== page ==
• Juice the lemons and prep the chicken, onions, carrots and habanero per the ingredient list.
  • In a large, non-reactive bowl, mix lemon juice, dijon mustard, onions, and habanero. Then add chicken and leave to marinate in the fridge.

Cook the Yassa

  • Separate the chicken pieces from the marinade, wipe dry, and keep aside. Note that drying it is important to allow the chicken to brown, but it also won't end up terrible if there is a tiny bit of liquid)! While your'e in there, also separate out the onions from the liquid of the marinade and keep both aside.
  • Heat a large pot over medium heat. When hot, add 1/4 cup peanut oil and brown the chicken, then remove the chicken, cover with foil and keep aside.
  • In the same pot, heat it again to medium and add the remaining oil. Add the onions and cook them until beginning to brown. Add the liquid portion of the marinade, and when bubbling, add the carrots and the peanut butter. Cook 10 minutes then add the chicken pieces, and continue to cook until the chicken is cooked through and carrots are tender.
  • Serve with rice or couscous, or just some french bread.

 

Gombos Sauce

Along with Mafe, "Le To Sauce Gombos" is another favorite dish of Salif Keita.
The "To" in this dish a dumpling made of millet and/or corn flour, and it is eaten with Sauce Gombos, which is an okra stew. To be more picnic-friendly we decided to eat it with French bread which was delicious. For the To recipe, see the link for "To Sauce Gombos" link above.
Prep Time10 mins
Cook Time40 mins
Course: Soup
Cuisine: West African
Keyword: Malian, Okra, Picnic

Ingredients

  • 2 lbs fresh okra, with tops removed and chopped small (or grated)
  • 2.5 cups diced onion
  • 2 tsp Soumbala Soup (a very tpyical condiment in West Africa. There is no substitute that I can find, but I did use 4 tbps white miso to get a bit of fermented taste and it was great).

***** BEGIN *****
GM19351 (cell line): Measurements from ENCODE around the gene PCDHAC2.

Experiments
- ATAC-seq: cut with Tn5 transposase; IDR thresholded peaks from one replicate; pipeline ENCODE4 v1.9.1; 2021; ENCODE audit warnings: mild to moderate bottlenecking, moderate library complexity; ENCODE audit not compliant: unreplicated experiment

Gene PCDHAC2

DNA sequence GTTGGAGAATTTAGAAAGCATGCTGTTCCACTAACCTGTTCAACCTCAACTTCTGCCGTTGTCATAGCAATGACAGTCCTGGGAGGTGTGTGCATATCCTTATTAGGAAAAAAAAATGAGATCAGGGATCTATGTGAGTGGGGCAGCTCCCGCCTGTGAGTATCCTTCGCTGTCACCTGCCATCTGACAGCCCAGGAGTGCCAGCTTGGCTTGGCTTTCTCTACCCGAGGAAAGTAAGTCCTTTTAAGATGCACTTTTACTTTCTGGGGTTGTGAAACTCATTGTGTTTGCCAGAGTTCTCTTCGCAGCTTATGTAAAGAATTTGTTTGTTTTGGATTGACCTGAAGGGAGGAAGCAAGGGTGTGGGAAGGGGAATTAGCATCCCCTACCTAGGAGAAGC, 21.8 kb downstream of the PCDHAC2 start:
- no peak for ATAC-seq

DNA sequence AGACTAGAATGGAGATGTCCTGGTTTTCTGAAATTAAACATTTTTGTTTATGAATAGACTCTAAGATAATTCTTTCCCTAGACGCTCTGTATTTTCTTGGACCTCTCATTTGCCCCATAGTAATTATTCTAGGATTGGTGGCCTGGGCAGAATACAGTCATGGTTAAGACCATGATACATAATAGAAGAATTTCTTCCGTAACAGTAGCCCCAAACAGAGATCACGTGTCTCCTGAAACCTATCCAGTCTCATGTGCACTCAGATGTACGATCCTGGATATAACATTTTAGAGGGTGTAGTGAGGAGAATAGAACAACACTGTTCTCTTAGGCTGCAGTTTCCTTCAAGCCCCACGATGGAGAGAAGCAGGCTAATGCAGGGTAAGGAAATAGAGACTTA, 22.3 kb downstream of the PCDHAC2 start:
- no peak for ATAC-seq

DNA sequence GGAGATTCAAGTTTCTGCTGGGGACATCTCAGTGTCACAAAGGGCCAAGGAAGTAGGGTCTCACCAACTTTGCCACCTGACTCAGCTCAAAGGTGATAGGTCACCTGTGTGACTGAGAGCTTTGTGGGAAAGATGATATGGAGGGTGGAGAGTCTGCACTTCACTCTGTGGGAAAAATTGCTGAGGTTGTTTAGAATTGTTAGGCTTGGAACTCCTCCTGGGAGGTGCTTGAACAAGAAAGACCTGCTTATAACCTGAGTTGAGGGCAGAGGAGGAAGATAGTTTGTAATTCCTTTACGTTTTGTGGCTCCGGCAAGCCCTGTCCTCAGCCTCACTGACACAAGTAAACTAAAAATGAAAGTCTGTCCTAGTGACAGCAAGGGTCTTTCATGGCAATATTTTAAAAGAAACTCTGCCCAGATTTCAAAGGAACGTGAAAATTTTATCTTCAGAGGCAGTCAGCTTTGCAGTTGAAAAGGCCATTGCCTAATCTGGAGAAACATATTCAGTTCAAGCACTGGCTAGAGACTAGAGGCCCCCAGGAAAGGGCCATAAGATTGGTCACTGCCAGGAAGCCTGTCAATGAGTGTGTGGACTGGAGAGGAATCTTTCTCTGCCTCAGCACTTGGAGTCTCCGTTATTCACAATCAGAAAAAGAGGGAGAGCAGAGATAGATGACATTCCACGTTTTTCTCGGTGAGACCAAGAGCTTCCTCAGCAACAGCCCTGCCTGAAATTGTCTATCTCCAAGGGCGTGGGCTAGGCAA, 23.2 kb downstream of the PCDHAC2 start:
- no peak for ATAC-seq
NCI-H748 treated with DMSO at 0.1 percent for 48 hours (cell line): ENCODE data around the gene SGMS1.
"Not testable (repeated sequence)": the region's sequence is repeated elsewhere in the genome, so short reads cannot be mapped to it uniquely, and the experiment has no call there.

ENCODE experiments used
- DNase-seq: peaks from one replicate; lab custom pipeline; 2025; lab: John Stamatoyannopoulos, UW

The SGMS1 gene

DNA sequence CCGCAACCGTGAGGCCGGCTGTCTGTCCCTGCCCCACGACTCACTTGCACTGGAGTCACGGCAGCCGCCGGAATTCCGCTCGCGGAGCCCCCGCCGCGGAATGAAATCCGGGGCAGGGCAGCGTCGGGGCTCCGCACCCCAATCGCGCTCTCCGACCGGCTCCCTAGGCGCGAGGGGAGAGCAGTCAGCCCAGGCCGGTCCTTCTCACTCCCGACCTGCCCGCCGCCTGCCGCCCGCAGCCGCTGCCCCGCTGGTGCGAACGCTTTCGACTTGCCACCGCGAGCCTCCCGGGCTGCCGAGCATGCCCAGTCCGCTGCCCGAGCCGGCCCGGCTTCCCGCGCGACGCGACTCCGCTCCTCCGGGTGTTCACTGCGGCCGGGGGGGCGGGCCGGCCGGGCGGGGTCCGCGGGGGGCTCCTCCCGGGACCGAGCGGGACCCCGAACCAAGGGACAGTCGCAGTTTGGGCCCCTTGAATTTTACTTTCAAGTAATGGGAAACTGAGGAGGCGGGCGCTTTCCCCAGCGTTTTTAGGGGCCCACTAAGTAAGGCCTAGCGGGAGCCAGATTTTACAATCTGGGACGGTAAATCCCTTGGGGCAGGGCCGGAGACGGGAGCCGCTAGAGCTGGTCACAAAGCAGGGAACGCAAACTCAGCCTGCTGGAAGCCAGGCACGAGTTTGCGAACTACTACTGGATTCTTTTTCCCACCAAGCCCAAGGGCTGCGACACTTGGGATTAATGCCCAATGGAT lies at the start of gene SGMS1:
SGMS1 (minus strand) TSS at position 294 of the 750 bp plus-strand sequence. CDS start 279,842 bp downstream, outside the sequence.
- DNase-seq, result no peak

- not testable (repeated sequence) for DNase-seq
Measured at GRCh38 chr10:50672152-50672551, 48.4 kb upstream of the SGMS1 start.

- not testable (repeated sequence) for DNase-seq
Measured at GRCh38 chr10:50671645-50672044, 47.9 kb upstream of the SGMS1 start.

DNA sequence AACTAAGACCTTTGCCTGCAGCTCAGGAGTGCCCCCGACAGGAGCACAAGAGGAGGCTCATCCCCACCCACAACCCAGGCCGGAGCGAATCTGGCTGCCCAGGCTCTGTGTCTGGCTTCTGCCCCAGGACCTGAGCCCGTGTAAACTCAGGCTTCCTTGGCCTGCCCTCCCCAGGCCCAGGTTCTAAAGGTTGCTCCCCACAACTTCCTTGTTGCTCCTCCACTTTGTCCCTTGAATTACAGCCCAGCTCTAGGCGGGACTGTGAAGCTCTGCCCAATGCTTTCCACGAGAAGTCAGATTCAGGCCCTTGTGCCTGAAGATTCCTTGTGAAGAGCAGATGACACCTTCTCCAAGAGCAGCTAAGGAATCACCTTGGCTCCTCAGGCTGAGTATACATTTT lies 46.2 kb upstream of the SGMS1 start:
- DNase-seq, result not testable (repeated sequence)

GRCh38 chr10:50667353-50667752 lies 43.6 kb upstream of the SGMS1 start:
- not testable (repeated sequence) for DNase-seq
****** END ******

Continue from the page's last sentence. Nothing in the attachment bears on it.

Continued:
• 2 cups chicken broth, hot
  • 2 tbsp vegetable oil
  • 1/4 tsp salt (and more to taste)

Instructions

  • Heat a large pan over medium heat. When hot, add the oil, and then the diced onion, and cook until the onion begins to brown.
  • Add the okra and salt and cook, stirring only occasionally to allow the okra to stick to the bottom and brown a bit.
  • Once the okra is soft and has browned a bit, add the Soumbala (or miso), and stir to combine. Then add 1/2 cup of the hot broth and scrape up the browned bits. When there are no more browned bitts, add the remaining broth and cook until okra is soft and soup is combined.

 

Bonus File

Print this file to make your picnic or dinner a fundraiser! It contains the flyers we made about both foundations as well as fun facts about Mali, and a map of Africa.   Proud of my kiddos and their friend who were the first to reuse the materials the very next weekend.  They had a lemonade and snack stand an extremely hot Sunday, right on our sidewalk in Brooklyn.  Passers by were impressed that they made two kinds of lemonade from scratch, and also had lots of homemade snacks (mom had spent the previous too-hot day baking and filling the freezer with cooke dough slice and bake.   They were proud that they raised $68.81 for the Mali Rising foundation, and $35 for the Salif Keita Foundation.